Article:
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In theater, the fourth wall is a term describing the invisible barrier that exists between actors on stage and the audience. In restaurants, this wall, most often, is not imaginary, but a real one separating the kitchen and its staff from the diners. You, the diner, are seated, peruse a menu, maybe ask a few questions of a server, make a choice, and hope that when it arrives, you won’t look at what the others have and wish you’d ordered that.

All of this has changed at the new restaurant at the Culinary Institute of America at Copia in Napa. The reinvented space that once was Julia’s Kitchen is now simply The Restaurant. The space has been warmed up with apricot-colored walls, and giant-sized images of utensils (from the collection donated to the CIA by Chuck Williams, founder of Williams Sonoma) and it’s lightened by a wall of glass doors that look out at olive trees and the Copia garden.

And the other wall, the fourth wall, has all but disappeared, replaced by an adventurous approach to dining that brings the diners and the chefs who cook their food face to face.

Here’s how it works: when you arrive you are given a single piece of paper that lists the dishes chefs will be preparing that night and, on the back, the beverages, wines, beers, and cocktails available by the glass.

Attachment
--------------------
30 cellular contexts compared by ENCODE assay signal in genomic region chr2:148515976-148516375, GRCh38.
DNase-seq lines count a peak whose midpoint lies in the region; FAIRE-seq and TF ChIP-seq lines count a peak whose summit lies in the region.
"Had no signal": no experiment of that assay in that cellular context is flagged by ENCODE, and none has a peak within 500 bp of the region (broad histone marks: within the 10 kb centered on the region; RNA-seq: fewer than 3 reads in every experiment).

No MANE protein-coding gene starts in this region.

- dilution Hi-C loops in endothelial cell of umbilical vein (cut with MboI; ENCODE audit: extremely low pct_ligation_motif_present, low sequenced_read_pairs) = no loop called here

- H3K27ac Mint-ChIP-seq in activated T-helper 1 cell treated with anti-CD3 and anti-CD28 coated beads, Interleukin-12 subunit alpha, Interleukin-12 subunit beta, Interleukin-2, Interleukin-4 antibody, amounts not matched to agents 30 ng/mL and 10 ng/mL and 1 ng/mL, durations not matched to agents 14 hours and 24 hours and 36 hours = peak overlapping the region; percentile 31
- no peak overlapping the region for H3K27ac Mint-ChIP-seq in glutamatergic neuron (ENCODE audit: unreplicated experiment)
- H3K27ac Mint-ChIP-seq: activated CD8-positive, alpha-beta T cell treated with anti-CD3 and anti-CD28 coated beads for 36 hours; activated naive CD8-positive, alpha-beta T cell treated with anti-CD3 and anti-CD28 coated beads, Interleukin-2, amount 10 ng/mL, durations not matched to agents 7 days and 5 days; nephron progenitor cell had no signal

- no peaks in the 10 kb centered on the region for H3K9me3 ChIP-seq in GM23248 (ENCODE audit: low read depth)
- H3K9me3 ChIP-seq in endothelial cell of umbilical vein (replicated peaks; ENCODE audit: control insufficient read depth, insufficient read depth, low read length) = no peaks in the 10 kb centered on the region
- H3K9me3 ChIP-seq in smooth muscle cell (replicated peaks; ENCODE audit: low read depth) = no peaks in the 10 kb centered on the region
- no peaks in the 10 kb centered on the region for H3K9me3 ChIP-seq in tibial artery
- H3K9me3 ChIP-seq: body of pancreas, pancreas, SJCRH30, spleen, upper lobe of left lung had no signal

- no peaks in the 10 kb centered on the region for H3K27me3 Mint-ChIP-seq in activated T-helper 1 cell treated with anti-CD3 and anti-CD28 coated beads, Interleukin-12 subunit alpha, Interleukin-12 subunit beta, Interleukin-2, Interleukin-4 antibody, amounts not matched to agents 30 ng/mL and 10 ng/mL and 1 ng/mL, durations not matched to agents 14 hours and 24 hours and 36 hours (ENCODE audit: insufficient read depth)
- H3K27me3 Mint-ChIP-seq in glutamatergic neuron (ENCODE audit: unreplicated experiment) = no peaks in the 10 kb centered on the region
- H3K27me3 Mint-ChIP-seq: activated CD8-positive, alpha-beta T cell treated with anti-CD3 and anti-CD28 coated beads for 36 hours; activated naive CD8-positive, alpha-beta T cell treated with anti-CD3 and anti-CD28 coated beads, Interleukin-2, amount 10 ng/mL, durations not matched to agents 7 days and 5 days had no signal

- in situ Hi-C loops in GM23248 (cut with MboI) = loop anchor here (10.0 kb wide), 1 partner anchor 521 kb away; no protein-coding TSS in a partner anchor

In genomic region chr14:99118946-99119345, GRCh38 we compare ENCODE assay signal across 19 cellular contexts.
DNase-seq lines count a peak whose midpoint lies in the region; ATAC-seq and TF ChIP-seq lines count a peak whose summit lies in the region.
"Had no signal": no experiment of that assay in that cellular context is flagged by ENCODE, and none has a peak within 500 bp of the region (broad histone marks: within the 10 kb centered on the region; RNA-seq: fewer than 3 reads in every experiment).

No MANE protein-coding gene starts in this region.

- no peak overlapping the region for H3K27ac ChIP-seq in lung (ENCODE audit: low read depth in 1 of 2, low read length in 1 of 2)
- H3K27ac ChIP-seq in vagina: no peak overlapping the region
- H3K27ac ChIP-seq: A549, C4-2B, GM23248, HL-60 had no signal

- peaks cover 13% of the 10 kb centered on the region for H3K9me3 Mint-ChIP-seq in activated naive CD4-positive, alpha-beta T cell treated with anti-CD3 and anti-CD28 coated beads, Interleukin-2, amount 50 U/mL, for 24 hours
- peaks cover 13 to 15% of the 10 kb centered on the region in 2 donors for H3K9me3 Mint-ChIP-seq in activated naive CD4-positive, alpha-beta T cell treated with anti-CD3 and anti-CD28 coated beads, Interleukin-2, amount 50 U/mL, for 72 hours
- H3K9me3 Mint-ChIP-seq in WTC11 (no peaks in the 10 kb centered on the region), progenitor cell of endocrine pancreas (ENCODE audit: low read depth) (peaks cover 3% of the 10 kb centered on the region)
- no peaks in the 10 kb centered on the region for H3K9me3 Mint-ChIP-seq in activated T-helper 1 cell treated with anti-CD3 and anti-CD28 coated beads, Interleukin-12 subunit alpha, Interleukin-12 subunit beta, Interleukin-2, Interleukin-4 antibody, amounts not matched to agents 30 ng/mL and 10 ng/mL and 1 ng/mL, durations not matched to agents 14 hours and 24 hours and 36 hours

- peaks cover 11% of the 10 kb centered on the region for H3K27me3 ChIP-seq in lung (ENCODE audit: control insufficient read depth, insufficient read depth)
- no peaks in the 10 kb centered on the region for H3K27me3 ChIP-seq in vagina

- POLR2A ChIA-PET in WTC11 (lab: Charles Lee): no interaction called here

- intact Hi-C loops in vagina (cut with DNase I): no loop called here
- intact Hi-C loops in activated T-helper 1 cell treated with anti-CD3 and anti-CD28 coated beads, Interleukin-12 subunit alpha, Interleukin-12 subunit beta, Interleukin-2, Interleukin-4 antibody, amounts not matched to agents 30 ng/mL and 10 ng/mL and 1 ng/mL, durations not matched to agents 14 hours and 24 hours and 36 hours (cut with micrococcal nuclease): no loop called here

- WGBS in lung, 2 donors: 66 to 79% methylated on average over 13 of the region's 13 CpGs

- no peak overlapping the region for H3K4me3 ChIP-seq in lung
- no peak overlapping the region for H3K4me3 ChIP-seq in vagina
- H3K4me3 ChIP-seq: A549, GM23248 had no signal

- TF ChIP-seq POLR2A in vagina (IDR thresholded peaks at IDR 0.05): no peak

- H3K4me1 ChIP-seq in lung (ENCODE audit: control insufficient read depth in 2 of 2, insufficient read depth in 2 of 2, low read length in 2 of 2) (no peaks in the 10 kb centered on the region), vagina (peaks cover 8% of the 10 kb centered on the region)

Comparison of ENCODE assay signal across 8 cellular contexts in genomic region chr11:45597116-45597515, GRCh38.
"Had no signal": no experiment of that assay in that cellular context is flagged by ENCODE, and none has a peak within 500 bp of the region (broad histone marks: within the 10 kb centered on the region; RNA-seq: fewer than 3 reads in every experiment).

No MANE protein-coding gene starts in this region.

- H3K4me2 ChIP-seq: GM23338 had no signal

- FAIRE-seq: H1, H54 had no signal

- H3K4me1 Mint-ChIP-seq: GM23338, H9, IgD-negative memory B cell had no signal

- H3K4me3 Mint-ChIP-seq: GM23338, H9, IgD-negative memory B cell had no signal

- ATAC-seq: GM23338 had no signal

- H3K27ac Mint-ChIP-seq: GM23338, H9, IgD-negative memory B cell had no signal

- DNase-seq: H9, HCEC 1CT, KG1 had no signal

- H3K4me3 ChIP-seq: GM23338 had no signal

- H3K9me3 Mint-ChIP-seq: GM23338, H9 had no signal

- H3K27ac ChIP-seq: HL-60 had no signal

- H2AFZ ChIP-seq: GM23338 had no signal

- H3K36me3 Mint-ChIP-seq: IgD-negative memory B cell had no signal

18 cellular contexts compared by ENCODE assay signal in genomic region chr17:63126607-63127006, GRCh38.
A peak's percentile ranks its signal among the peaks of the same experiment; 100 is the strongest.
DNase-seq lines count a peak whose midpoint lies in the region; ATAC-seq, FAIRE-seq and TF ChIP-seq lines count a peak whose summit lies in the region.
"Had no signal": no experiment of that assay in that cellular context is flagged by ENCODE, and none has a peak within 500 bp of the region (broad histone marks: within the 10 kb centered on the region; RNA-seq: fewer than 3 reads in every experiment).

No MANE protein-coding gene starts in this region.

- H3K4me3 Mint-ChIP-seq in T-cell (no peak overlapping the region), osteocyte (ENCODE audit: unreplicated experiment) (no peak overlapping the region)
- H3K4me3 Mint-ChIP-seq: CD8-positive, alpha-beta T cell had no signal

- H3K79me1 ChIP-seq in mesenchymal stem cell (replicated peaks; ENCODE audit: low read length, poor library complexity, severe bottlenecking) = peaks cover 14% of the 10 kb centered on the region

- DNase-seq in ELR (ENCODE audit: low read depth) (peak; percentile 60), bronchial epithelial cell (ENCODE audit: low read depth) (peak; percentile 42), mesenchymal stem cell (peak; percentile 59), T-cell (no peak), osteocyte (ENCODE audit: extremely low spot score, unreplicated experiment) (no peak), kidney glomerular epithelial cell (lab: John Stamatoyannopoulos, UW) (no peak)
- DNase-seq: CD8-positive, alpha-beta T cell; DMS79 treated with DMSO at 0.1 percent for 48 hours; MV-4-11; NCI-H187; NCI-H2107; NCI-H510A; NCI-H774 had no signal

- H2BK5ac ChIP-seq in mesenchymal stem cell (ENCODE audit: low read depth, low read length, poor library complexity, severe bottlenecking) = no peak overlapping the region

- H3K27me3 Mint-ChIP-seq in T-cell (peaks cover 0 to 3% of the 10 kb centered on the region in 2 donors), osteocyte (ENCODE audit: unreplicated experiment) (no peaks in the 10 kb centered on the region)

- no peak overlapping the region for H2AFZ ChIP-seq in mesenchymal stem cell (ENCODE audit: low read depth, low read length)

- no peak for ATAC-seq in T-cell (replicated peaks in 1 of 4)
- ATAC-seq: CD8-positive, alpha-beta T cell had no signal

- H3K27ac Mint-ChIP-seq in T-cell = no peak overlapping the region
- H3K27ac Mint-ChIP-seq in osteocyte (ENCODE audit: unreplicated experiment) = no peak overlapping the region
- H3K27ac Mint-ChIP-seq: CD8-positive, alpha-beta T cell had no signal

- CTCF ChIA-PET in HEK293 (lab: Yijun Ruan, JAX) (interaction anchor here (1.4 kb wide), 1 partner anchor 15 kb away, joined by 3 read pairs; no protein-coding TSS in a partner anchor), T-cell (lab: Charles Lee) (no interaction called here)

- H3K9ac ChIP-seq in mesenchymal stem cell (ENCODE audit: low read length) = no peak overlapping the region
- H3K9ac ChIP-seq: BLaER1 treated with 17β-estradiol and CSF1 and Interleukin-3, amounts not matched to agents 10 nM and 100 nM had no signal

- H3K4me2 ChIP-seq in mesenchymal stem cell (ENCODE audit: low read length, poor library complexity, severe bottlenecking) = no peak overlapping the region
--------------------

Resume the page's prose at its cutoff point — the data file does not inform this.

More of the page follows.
Behind a long counter, these chefs are at work at their stations, assembling their particular dishes. In short order, one will carry over a tray with the ones that would be starters for a meal — maybe rosemary flatbread with a choice of three spreads, or “truffles” made of chick peas, filled with house-made mozzarella.

You can scrutinize the dish, ask the chef questions, and then take it or not. If you do, the chef makes a little mark on your menu. If it’s not what you have in mind for dinner, no worries, the chef will move on and soon another one will bring more choices: fois gras mousse or a salad of Romaine hearts, chestnut soup, smoked salmon and caviar cream blinis.

Meanwhile, a manager is directing traffic, determining which table might be ready for a new set of offerings, maybe roasted winter squash willed with burrata, roasted oysters, or a bowl of Washington mussels in bouillabaisse broth with a grilled baguette.

The next set of dishes might include rainbow trout, rack of lamb, steak, chicken. A changing menu of desserts wraps up the evening.

All of this unfolds like superb theater, quietly, flawlessly, and vastly entertaining.

Creating a culinary adventure

Directing this new culinary enterprise is Christophe Gerard, a chef with a keen sense of adventure.

A native of Chartres, France, Gerard earned his culinary certificate from the Centre de Formation d’Apprentis “Les Chaises” and subsequently worked at renowned restaurants in France (René Delplanque’s Relais des Hussards in Coulombs, and the Michelin three-star Taillevent in Paris), New York (Lespinasse at the St. Regis, Café Pierre of the Pierre Hotel, and René Pujol) and Florida (Dux at the Peabody in Orlando and 1220 at the Tides in Miami Beach).

In 2002 he came to Napa to open Angéle, quickly named by Food and Wine Magazine as one of the top new bistros in North America. He went on to open the avant-garde 55 Degrees in Sacramento, but was soon lured back to the Napa Valley where he worked at Francis Ford Coppola’s estate winery, Rubicon Estate and the Farm at the Carneros Inn.